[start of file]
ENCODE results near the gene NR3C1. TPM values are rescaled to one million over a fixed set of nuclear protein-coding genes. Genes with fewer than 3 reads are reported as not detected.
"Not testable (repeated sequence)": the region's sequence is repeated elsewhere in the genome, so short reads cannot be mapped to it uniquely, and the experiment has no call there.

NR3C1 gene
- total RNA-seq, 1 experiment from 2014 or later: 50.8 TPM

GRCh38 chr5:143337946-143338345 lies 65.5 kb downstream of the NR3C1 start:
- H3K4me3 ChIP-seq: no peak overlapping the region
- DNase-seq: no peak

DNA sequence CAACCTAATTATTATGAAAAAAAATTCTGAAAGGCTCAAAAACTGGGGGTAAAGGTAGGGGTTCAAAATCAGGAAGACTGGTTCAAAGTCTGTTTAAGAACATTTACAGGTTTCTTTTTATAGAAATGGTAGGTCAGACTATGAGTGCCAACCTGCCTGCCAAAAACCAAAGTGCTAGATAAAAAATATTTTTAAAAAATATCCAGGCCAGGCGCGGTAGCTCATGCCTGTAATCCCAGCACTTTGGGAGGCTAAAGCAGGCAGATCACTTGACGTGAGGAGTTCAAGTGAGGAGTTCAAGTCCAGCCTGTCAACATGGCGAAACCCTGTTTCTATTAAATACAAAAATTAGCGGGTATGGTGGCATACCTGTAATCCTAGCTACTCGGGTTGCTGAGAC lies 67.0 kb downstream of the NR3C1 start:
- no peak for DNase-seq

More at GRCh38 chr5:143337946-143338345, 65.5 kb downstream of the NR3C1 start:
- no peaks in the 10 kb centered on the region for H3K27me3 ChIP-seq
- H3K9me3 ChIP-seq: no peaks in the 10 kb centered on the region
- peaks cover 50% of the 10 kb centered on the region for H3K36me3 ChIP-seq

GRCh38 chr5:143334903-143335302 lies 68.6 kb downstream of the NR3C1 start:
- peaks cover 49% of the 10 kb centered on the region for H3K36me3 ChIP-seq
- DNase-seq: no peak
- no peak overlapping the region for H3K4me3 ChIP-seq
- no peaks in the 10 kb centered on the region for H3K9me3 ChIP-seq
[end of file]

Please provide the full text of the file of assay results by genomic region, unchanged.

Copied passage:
ENCODE results near the gene NR3C1. TPM values are rescaled to one million over a fixed set of nuclear protein-coding genes. Genes with fewer than 3 reads are reported as not detected.
"Not testable (repeated sequence)": the region's sequence is repeated elsewhere in the genome, so short reads cannot be mapped to it uniquely, and the experiment has no call there.

NR3C1 gene
- total RNA-seq, 1 experiment from 2014 or later: 50.8 TPM

GRCh38 chr5:143337946-143338345 lies 65.5 kb downstream of the NR3C1 start:
- H3K4me3 ChIP-seq: no peak overlapping the region
- DNase-seq: no peak

DNA sequence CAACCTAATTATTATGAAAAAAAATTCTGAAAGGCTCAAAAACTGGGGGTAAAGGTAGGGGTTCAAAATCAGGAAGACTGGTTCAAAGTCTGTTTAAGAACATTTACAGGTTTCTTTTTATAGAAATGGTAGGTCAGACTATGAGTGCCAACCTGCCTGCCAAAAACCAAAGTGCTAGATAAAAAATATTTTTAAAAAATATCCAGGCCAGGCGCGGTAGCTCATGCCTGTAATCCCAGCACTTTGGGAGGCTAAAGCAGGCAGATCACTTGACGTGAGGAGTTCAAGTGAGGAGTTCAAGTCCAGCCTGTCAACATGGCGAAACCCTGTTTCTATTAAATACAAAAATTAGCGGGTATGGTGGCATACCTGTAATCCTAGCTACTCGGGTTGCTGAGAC lies 67.0 kb downstream of the NR3C1 start:
- no peak for DNase-seq

More at GRCh38 chr5:143337946-143338345, 65.5 kb downstream of the NR3C1 start:
- no peaks in the 10 kb centered on the region for H3K27me3 ChIP-seq
- H3K9me3 ChIP-seq: no peaks in the 10 kb centered on the region
- peaks cover 50% of the 10 kb centered on the region for H3K36me3 ChIP-seq

GRCh38 chr5:143334903-143335302 lies 68.6 kb downstream of the NR3C1 start:
- peaks cover 49% of the 10 kb centered on the region for H3K36me3 ChIP-seq
- DNase-seq: no peak
- no peak overlapping the region for H3K4me3 ChIP-seq
- no peaks in the 10 kb centered on the region for H3K9me3 ChIP-seq